Fujifilm Australia were kind enough to lend me their Fujifilm XF 14mm F2.8 R lens which I took on a trip to Los Angeles earlier this year. Now to be honest, I don’t like getting too technical with the lens reviews as there are plenty of them out there on sites like cameralabs.com or dpreview.com. My approach is more practical usage, application and challenges with a lens. And of course sharing some real images that I’ve taken with the lens.

So one of the day trips during this trip was at Rodeo drive in Beverly Hills, with my family as we did some shopping and checked out what this street was about.

Rodeo Drive is prime location for all the big brands & boutique showrooms for clothes, shoes and handbags. On one of the ends Wilshire Boulevard is the famous Beverly Wilshire Hotel (as seen in the movie Pretty Woman) which is an amazing luxury hotel dating back to 1928.

Anyways I seem to be drifting away from the topic, so let’s get back to the lens. I was using this lens on my Fujifilm X-T1 which had just survived a direct fall on to concrete a few days ago (see the post Fujifilm X-T1 Cheats Death at Universal Studios if you interested in learning more) and using it to take a combination of images.

The Rolls Royce above is parked outside a Bijan store and the image was taken about a metre or 3 feet away from the car itself so you can see that coverage of this 14mm lens is pretty good. Actually the image has been straightened so it was even wider out of the camera.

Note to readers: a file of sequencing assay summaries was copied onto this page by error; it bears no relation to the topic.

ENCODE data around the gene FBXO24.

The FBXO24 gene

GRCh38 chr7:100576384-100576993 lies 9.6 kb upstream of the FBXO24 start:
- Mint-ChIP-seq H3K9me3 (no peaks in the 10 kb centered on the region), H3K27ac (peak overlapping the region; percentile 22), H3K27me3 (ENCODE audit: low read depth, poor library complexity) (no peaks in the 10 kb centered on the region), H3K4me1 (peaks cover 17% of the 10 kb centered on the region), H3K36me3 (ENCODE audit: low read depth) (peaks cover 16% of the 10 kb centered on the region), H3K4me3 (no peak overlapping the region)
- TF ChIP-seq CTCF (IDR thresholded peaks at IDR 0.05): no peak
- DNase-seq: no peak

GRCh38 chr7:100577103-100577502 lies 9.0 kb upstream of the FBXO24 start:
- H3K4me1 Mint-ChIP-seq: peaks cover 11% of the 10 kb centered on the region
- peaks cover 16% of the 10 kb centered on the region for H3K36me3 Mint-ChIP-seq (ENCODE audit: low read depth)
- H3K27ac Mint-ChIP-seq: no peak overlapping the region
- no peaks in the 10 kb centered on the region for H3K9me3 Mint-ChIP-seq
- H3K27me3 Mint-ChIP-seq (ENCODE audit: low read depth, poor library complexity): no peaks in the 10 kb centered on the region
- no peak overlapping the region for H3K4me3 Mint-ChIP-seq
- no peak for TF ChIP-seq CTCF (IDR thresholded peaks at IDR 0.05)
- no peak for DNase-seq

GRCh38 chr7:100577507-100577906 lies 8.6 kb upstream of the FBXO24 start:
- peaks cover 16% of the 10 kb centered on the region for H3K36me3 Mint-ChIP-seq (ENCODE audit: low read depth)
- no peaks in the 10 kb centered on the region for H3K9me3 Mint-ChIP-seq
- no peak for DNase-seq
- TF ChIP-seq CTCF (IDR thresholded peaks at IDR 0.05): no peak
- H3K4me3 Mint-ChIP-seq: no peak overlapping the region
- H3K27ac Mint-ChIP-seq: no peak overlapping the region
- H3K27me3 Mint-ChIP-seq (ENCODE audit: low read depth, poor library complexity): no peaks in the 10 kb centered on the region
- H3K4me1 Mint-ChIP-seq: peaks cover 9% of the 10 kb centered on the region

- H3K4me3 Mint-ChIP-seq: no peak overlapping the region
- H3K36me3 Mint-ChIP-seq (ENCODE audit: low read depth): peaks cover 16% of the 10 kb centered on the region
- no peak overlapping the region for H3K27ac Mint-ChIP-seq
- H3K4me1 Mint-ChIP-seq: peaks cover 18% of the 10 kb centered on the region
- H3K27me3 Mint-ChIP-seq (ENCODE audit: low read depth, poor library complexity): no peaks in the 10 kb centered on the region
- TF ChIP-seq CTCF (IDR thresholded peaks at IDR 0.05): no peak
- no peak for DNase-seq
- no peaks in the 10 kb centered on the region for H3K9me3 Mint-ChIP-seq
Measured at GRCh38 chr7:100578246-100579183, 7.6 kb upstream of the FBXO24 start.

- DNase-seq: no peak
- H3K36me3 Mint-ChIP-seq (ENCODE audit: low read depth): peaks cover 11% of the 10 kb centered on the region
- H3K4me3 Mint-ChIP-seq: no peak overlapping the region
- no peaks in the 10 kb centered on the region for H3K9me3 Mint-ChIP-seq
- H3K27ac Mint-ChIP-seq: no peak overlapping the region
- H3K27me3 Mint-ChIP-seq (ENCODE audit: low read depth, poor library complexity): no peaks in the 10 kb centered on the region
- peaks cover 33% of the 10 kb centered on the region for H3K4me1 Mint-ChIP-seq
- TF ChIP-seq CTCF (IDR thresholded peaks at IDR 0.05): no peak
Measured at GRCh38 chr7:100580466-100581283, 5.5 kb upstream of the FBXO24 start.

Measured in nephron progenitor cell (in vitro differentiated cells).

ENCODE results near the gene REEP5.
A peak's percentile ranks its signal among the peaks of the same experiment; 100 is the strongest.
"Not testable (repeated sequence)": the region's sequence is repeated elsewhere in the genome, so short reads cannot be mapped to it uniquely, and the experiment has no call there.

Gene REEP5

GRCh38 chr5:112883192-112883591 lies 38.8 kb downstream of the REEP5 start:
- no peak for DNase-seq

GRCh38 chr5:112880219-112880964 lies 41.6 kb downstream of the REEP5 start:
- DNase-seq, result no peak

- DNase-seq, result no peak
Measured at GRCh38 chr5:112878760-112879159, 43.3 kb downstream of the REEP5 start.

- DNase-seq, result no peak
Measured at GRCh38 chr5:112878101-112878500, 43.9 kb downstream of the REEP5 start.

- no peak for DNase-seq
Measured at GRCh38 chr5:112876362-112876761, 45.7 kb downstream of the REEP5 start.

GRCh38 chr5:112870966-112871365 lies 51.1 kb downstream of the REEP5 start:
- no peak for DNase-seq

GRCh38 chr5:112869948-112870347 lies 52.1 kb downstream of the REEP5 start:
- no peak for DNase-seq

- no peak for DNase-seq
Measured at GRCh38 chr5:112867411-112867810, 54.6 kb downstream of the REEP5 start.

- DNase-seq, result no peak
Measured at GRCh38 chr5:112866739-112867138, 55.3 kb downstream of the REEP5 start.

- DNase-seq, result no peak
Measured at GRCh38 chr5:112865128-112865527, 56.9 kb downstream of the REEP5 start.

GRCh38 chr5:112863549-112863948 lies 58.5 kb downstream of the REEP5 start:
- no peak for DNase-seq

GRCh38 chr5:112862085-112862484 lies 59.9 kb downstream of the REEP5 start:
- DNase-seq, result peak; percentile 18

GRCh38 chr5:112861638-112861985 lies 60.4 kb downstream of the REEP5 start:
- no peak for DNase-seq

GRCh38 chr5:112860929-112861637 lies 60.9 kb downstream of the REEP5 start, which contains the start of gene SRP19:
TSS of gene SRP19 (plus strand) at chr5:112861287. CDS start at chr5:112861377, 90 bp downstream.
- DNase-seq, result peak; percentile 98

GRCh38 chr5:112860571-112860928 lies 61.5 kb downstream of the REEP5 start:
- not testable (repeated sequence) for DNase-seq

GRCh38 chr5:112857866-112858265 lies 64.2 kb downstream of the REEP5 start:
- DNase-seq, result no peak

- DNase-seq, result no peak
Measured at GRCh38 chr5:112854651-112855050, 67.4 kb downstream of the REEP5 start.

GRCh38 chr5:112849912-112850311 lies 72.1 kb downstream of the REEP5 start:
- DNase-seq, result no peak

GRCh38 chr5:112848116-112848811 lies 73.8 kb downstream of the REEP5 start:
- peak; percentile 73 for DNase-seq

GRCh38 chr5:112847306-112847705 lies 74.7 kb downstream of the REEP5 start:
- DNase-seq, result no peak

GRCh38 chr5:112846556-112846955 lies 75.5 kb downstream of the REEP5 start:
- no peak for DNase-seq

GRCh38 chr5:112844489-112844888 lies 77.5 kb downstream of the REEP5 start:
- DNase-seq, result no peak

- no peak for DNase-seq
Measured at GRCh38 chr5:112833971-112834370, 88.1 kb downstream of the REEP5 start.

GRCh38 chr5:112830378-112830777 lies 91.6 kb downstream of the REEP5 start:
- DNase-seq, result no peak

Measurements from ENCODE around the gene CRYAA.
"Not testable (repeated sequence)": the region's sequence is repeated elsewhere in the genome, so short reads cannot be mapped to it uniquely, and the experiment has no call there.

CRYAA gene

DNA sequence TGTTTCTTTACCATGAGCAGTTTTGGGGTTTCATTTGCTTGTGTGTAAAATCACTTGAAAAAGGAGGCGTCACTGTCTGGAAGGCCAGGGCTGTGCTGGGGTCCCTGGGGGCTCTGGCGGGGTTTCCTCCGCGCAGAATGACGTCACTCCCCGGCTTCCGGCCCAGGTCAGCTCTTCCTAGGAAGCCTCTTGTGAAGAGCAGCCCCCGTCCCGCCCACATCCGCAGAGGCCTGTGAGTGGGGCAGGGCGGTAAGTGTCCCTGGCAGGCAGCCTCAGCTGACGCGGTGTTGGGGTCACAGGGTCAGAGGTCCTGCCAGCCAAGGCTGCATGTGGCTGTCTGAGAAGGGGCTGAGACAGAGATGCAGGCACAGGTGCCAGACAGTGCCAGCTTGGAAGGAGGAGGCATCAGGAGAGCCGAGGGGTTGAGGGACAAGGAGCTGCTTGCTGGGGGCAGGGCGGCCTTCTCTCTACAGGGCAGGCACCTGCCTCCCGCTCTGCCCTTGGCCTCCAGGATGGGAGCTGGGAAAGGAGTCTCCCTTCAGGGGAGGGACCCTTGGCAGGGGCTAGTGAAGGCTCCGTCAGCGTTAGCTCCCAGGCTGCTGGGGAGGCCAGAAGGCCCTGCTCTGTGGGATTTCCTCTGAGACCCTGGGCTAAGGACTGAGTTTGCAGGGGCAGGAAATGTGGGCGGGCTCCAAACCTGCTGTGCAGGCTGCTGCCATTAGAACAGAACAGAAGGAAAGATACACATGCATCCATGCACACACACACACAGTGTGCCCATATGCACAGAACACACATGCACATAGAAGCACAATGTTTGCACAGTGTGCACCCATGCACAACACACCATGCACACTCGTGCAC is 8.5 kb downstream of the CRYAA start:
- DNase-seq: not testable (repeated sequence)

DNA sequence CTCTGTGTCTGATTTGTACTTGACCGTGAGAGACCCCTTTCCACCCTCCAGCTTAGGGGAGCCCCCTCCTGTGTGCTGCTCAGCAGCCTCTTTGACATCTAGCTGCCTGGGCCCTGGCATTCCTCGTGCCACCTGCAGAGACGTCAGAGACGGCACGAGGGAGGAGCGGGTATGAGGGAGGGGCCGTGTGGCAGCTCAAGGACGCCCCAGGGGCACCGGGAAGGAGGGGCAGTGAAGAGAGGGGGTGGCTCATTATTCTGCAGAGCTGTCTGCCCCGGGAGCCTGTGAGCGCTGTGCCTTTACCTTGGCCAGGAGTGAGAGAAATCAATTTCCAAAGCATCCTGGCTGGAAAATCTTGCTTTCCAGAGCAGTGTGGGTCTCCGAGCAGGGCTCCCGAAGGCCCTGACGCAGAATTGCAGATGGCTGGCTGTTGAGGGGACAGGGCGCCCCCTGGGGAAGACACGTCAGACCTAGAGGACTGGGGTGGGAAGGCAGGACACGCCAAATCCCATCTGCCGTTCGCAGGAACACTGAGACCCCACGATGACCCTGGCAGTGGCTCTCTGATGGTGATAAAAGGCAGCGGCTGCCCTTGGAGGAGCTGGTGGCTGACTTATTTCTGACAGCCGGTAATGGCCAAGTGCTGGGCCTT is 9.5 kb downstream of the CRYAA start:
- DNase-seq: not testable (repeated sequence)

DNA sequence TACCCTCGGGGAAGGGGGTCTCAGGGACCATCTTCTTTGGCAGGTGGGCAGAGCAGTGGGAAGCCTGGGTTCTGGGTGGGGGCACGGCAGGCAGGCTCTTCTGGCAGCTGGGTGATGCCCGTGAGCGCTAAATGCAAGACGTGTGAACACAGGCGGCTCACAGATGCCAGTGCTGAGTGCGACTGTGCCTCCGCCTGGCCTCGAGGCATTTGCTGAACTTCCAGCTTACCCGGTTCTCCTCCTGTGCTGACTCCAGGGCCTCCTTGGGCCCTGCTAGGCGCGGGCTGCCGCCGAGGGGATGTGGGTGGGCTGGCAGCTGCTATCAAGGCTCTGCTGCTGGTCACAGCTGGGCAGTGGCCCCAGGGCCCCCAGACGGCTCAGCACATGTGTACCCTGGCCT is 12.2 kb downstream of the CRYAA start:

You can see in the below vertical image the edges are getting stretched which is one of the characteristics of a wide angle lens. However the lines are nice and straight even close to the edge, we don’t see any barrel distortion. Another beauty of the Fujifilm system is that the lens corrections are applied in the photos that’s take itself and therefore there is no need to do this in Lightroom or Camera Raw.

The photo of the hotel Beverly Wilshire, I took on purpose with the name “David Webb” close to the edge. You will notice there is not much stretching of the letters in the name. D and B are almost the same width.

When taking people portraits which become more environmental capturing the surroundings as well as the main subject, you want to make sure that the subject being photographed is not close to the edge of the frame otherwise their face/head will appear stretched.

The image of me & my daughter was taken by my wife is taken only half a metre or one and a half foot away so you can see how much coverage this lens provides. It is really really wide and barely appears to have any major distortion along the edges.

Let me know how you find this lens, what kind of images you take with it. I always love seeing and getting inspiration from images created by fellow photographers.